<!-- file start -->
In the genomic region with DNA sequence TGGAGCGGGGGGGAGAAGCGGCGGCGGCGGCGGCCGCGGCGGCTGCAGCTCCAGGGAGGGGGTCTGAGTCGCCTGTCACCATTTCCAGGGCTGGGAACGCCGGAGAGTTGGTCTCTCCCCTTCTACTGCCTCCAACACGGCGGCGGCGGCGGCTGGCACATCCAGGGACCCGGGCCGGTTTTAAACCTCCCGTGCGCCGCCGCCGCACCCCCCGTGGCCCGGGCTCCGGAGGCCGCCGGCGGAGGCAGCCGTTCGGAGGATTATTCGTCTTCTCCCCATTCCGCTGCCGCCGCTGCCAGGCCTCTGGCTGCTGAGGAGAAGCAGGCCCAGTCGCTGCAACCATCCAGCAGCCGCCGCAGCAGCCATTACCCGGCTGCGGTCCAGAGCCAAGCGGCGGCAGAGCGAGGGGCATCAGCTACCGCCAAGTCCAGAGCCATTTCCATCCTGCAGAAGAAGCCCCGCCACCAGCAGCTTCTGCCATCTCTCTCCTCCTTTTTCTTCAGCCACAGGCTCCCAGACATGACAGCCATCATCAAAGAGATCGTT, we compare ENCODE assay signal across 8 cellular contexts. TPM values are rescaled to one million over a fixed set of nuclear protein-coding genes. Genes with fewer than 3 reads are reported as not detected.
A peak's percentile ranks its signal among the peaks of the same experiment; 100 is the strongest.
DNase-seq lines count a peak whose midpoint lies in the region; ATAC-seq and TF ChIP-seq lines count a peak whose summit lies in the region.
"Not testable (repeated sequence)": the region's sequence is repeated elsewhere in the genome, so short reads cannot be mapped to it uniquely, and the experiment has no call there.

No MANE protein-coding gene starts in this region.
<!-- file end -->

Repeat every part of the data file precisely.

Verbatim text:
In the genomic region with DNA sequence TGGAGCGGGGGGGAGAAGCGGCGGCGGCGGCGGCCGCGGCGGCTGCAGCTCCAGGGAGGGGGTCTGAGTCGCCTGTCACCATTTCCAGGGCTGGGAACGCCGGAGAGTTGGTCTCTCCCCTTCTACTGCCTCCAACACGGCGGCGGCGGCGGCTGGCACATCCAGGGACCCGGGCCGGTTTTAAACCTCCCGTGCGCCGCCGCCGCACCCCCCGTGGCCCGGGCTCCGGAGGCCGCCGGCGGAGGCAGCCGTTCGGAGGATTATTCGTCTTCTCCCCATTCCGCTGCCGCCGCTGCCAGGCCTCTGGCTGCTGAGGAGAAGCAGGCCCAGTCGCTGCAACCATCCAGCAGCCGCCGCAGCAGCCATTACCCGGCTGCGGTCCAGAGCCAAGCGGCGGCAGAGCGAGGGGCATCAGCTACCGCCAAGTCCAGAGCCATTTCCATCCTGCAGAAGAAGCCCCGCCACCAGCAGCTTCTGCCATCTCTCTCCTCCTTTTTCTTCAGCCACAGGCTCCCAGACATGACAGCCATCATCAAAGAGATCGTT, we compare ENCODE assay signal across 8 cellular contexts. TPM values are rescaled to one million over a fixed set of nuclear protein-coding genes. Genes with fewer than 3 reads are reported as not detected.
A peak's percentile ranks its signal among the peaks of the same experiment; 100 is the strongest.
DNase-seq lines count a peak whose midpoint lies in the region; ATAC-seq and TF ChIP-seq lines count a peak whose summit lies in the region.
"Not testable (repeated sequence)": the region's sequence is repeated elsewhere in the genome, so short reads cannot be mapped to it uniquely, and the experiment has no call there.

No MANE protein-coding gene starts in this region.